Chills ran up and down my spine as I looked at him and saw past his struggles, to his abilities. "I can't leave things that way," I said, "because you are capable of much more than you know."

    We kept at it. In both Chris's and Jenna's case, the more we worked together, the farther they came out of their shell. They arrived for each session full of energy, invariably reporting that they'd tried or achieved something since last time that they'd never attempted before. Chris described how he'd put on his pants by himself for the first time, and how he'd been practicing softball at home with his family. Jenna's mom sent us videos of her trying to walk with only 1 crutch, or hitting a softball in the backyard with her father. The degree of engagement that the gait and strength training program had fostered outside of our therapy sessions was astonishing.

    On September 30—less than 7 months after I first met Chris and Jenna—it became clear that I'd had the privilege of participating in something truly remarkable. We organized a softball game to showcase the kids' newfound talents—enlisting help from the wider university and community, and involving members of the softball team, volunteers, and others. Both Chris and Jenna hit the ball, ran the bases, and scored runs, as fans in the bleachers cheered. Chris and Jenna were so happy! We'd helped improve not only their physical abilities but also their quality of life.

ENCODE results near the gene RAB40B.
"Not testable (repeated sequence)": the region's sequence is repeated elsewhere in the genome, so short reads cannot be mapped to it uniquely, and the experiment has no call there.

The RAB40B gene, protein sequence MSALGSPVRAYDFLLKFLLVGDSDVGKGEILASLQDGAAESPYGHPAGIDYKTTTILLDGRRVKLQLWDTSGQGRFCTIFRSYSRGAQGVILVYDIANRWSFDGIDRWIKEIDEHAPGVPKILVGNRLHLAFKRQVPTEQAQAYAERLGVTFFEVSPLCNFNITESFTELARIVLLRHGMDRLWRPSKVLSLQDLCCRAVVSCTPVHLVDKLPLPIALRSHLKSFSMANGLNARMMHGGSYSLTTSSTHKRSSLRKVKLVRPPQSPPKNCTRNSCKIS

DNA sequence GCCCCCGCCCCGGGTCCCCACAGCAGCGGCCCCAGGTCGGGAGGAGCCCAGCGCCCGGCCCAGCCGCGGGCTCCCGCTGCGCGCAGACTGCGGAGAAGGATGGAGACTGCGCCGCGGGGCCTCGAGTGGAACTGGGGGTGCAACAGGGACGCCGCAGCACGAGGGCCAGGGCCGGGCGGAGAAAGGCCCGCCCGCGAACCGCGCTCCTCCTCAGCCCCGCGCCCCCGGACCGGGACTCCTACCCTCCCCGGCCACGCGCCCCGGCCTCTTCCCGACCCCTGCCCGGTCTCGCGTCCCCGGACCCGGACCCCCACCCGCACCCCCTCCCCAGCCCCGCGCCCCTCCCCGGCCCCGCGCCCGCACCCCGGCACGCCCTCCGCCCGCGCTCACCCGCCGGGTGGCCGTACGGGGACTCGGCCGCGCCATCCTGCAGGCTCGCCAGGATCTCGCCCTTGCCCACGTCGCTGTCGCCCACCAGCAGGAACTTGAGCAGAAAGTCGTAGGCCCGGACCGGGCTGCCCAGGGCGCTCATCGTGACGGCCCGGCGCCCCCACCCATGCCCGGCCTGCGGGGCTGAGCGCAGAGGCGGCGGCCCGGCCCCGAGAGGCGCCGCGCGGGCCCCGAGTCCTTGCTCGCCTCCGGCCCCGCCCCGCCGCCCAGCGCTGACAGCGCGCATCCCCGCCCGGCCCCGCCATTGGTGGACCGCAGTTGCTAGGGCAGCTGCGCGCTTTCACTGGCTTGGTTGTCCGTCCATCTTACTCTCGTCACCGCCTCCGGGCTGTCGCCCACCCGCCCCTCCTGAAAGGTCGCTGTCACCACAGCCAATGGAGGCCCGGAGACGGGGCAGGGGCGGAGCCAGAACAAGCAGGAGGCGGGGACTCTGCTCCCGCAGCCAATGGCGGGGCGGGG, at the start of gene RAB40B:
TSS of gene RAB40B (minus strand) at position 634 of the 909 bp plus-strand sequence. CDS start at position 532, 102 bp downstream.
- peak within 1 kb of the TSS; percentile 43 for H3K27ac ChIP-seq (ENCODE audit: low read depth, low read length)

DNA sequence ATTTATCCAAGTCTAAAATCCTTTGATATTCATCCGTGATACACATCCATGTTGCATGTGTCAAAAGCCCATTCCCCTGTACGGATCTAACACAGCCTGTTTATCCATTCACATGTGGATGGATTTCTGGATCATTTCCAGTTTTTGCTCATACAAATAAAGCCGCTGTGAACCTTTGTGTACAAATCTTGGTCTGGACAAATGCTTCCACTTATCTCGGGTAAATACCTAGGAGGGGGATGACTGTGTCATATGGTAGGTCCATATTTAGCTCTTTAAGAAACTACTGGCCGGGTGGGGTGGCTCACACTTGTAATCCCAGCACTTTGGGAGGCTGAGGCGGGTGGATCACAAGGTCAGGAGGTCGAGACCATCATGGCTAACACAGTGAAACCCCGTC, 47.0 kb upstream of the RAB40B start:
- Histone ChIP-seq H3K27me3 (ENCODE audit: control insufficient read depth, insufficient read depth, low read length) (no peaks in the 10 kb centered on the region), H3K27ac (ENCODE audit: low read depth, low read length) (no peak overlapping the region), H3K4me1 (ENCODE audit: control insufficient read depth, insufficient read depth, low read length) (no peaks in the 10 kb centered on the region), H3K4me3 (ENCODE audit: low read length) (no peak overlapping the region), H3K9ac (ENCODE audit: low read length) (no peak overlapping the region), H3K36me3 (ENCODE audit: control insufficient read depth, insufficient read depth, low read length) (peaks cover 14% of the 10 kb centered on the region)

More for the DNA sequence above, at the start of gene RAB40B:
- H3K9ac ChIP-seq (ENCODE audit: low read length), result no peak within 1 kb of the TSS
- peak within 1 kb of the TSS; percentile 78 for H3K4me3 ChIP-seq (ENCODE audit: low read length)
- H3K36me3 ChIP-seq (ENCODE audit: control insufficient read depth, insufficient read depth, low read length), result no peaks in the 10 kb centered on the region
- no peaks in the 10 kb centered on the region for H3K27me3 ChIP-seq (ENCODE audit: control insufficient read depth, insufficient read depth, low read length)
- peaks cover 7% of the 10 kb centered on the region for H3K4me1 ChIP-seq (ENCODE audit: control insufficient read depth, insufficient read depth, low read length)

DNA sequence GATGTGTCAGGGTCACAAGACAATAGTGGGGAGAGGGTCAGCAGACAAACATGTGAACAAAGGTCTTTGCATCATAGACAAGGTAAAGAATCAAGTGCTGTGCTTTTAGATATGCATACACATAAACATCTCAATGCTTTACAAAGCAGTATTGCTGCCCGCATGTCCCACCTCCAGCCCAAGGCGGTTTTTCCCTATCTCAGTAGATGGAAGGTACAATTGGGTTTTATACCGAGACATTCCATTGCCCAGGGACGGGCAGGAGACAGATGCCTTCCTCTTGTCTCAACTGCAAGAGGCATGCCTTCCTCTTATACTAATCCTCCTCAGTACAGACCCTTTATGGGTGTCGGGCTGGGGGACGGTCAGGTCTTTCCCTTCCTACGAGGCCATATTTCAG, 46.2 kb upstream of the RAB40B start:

Every experience I've had with these 2 children has shaped who I plan to become as a clinician and researcher. I've seen firsthand how a strong foundation of traditional physical therapy provides an excellent platform to achieve specific goals that get to the heart of who kids with challenges really are—and how they don't want to be defined.

    Thankfully, Chris and Jenna are continuing to participate in clinical research at my school. I continue to feel blessed, meanwhile, by the opportunity they and their families have given me to see the incredible difference that physical therapy can make in people's lives—as well as the importance of creating and building a solid body of evidence.

    I'm looking forward to following in Leann's footsteps as a clinician scientist—and to helping patients see that anything is possible when determination is in play.